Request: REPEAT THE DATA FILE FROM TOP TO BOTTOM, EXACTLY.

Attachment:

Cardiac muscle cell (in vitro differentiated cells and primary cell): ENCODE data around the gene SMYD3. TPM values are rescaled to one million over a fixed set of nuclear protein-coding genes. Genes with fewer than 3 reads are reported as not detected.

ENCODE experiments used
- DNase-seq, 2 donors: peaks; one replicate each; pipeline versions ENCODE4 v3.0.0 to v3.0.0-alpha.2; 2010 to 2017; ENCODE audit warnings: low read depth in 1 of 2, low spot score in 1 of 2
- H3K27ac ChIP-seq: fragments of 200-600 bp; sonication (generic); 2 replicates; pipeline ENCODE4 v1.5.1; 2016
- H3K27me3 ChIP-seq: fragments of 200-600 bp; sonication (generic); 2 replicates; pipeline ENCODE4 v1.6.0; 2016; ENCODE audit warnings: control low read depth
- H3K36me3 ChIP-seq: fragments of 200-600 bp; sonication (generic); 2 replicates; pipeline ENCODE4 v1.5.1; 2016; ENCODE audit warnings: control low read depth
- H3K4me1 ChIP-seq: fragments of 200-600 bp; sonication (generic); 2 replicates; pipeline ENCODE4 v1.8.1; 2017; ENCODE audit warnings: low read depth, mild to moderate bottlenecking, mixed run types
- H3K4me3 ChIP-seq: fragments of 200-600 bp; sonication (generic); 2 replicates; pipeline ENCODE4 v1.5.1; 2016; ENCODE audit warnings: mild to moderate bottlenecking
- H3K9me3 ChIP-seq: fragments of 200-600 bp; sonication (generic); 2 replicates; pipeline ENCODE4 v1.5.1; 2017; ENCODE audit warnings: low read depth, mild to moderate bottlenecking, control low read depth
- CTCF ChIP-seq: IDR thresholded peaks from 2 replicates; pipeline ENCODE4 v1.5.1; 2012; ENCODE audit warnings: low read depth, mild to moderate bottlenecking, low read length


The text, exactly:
Cardiac muscle cell (in vitro differentiated cells and primary cell): ENCODE data around the gene SMYD3. TPM values are rescaled to one million over a fixed set of nuclear protein-coding genes. Genes with fewer than 3 reads are reported as not detected.

ENCODE experiments used
- DNase-seq, 2 donors: peaks; one replicate each; pipeline versions ENCODE4 v3.0.0 to v3.0.0-alpha.2; 2010 to 2017; ENCODE audit warnings: low read depth in 1 of 2, low spot score in 1 of 2
- H3K27ac ChIP-seq: fragments of 200-600 bp; sonication (generic); 2 replicates; pipeline ENCODE4 v1.5.1; 2016
- H3K27me3 ChIP-seq: fragments of 200-600 bp; sonication (generic); 2 replicates; pipeline ENCODE4 v1.6.0; 2016; ENCODE audit warnings: control low read depth
- H3K36me3 ChIP-seq: fragments of 200-600 bp; sonication (generic); 2 replicates; pipeline ENCODE4 v1.5.1; 2016; ENCODE audit warnings: control low read depth
- H3K4me1 ChIP-seq: fragments of 200-600 bp; sonication (generic); 2 replicates; pipeline ENCODE4 v1.8.1; 2017; ENCODE audit warnings: low read depth, mild to moderate bottlenecking, mixed run types
- H3K4me3 ChIP-seq: fragments of 200-600 bp; sonication (generic); 2 replicates; pipeline ENCODE4 v1.5.1; 2016; ENCODE audit warnings: mild to moderate bottlenecking
- H3K9me3 ChIP-seq: fragments of 200-600 bp; sonication (generic); 2 replicates; pipeline ENCODE4 v1.5.1; 2017; ENCODE audit warnings: low read depth, mild to moderate bottlenecking, control low read depth
- CTCF ChIP-seq: IDR thresholded peaks from 2 replicates; pipeline ENCODE4 v1.5.1; 2012; ENCODE audit warnings: low read depth, mild to moderate bottlenecking, low read length